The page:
What Eric Cantor’s shocking defeat means

 <span class="cutline_leadin">WINNER:</span> Dave Brat speaks to supporters after his victory over GOP Majority Leader Eric Cantor.
WINNER: Dave Brat speaks to supporters after his victory over GOP Majority Leader Eric Cantor.
P. Kevin Morley / AP

Tuesday’s defeat of the sitting House majority leader, Eric Cantor, apparently sent a series of “messages,” which we in the pundit world who missed all of the signs that The Shock Heard ’Round the Campaign World was coming, are beginning to interpret.

Among the strongest messages: Incumbents beware. To hear some tell it, this message is bipartisan. Because Democrats apparently are unfamiliar with the phenomenon of low turnout midterm elections in districts drawn to be more partisan than they were, which would be an interesting observation if it were actually true.

The reality is that in most states, the rates of incumbent reelection are incredibly high, often topping 90 percent for the U.S. House and Senate. In that sense, Cantor’s loss was refreshing, in the small “d” democratic sense. It was a welcome, but rare smack at incumbency.

But in the end, Cantor didn’t lose because voters are in a mood to bounce incumbents. He lost because voters, the fraction that bothered to turn out, were in a mood to bounce Eric Cantor.

Another purported message: Beware the power of the tea party, the professionalized rabble that operates with the largesse of multi-billionaires who let them operate out of the offices of the Republican Party proper. That tea party distinguished itself in Virginia by not helping Cantor’s victorious opponent, David Brat, one bit. And since the Republican Party already obeys the far right, it’s not clear that replacing Cantor with a different minority leader who will allow the government to shut down will make much difference.

It is, however, the third “message” that’s getting the most Beltway traction, and it’s one that can loosely be interpreted as aimed at politicians like Marco Rubio and Jeb Bush, both of whom have at one time or another been apostates on immigration.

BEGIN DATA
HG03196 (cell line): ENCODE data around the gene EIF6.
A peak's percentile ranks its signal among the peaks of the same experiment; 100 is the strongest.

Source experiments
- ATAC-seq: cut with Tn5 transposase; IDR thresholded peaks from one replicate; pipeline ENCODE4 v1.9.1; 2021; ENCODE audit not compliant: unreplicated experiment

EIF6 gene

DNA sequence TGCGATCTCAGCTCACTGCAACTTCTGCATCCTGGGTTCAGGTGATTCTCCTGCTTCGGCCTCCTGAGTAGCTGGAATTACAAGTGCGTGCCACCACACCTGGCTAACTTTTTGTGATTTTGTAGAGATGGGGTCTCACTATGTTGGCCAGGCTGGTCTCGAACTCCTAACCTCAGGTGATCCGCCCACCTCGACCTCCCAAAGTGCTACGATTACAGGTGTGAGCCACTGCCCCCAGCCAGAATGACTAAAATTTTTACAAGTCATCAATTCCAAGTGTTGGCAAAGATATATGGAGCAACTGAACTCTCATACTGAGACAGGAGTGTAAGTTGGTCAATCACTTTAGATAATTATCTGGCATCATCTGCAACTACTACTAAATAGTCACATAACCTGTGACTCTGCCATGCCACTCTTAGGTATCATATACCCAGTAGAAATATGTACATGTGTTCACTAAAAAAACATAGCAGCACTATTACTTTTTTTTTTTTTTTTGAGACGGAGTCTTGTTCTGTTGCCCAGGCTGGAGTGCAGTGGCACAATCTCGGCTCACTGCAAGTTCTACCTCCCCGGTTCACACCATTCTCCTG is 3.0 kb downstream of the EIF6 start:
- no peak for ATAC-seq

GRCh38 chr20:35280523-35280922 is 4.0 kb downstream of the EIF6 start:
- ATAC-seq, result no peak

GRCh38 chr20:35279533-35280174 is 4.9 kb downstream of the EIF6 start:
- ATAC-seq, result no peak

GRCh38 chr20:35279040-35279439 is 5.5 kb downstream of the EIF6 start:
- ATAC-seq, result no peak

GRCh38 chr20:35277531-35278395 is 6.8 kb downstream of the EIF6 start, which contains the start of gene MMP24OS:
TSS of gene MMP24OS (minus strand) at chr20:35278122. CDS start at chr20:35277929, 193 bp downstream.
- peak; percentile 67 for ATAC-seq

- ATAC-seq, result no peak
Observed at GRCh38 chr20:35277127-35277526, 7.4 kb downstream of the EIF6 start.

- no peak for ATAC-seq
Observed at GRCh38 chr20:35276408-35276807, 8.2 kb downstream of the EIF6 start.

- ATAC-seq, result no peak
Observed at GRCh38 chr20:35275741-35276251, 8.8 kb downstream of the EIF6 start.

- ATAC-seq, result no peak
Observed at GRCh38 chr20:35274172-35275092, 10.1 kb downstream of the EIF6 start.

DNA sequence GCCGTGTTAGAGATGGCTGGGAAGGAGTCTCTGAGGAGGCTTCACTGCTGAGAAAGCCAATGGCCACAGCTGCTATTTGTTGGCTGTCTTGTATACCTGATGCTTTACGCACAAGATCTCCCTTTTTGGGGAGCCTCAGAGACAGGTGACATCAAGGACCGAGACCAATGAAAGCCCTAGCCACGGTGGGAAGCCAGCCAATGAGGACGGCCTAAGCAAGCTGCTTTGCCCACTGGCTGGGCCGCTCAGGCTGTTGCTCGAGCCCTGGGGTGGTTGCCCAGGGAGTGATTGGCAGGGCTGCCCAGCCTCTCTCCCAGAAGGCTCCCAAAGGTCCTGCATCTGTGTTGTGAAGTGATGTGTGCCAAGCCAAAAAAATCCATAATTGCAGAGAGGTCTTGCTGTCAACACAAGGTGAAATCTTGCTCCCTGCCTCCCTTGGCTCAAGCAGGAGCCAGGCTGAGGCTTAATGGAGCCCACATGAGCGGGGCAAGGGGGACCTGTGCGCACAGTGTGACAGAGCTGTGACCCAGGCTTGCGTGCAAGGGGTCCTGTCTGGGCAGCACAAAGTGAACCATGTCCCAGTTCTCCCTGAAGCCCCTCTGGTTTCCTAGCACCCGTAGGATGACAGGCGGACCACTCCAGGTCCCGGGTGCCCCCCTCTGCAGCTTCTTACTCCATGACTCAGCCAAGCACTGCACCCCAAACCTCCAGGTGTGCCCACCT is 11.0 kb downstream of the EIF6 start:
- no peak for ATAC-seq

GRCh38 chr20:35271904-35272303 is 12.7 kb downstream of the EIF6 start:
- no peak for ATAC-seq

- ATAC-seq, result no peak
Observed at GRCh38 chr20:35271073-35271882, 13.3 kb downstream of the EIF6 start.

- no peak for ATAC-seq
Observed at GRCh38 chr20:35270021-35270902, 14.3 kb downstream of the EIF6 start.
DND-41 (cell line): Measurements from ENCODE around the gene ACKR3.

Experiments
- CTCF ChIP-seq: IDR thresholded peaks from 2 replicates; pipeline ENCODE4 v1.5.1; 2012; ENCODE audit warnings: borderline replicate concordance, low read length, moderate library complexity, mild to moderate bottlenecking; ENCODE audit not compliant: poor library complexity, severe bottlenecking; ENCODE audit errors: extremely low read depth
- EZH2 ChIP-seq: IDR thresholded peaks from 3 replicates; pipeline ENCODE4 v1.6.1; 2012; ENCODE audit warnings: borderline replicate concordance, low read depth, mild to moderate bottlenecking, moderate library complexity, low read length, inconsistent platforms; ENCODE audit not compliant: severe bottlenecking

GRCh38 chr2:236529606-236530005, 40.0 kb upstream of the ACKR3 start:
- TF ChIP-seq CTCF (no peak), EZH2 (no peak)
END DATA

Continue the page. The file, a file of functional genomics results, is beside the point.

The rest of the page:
Bush, in particular, has been showing all the signs of wanting to run for president. And with Chris Christie’s political prospects washing under a bridge, and Rubio stumbling after a Senate immigration try, Bush has begun to emerge as the Great Florida Hope for the Citizens United crowd.

But Cantor’s defeat at the hands of a candidate who made opposing “amnesty” a core part of his platform, has thrown that logic into chaos again. Opposing “amnesty” was a popular stump line for the talk-radio host and gadfly Laura Ingraham and Ann Coulter, respectively, who took up Brat’s cause, with Ingraham even “joking” that Cantor should have been traded for U.S. POW Bowe Bergdahl instead of five members of the Taliban.

With Cantor’s defeat, the conventional wisdom goes, immigration reform is now not just dead, it’s really dead. No House member would dare vote for a path to citizenship now.

Except that this line of reasoning assumes that immigration reform was coming to a vote in the House any time soon. It has been sitting at a road-block for months, if not years, in no small part because the House leadership, including Cantor, has been blocking it, for fear that their caucus will revolt.

Immigration reform, which enjoys the support of a majority in the country, and probably in the House, too (we’ll never know because the speaker and his team won’t bring it up for a vote) was going nowhere fast before Tuesday’s blockbuster result, and it’s going nowhere fast afterward.

Meanwhile, a poll of Cantor’s district by Public Policy Polling found that 72 percent of registered voters in the 7th District support immigration reform, including 40 percent who strongly support it. Cantor’s real problem was that only 30 percent of those polled in his district approved of him.

The real lesson for those Republicans who say they want to do immigration reform seems to be that blocking it, as Cantor did repeatedly, won’t save you from your own unpopularity, especially in a low-turnout primary where your millions of dollars spent on TV ads and steak dinners with your campaign staff are competing with a low-budget campaign that’s knocking on doors.

To be sure, there is a hardened core of the Republican Party that will never accept immigration reform. But being afraid to stand up to them didn’t help Cantor, who likely made things worse by trying to drift onto both sides of the immigration debate.

For Jeb Bush and other Republicans who see the merits of reforming our broken immigration system, Cantor’s loss needn’t be an excuse to discourage the party from changing course. After all, for Cantor, it wasn’t courage that was costly.

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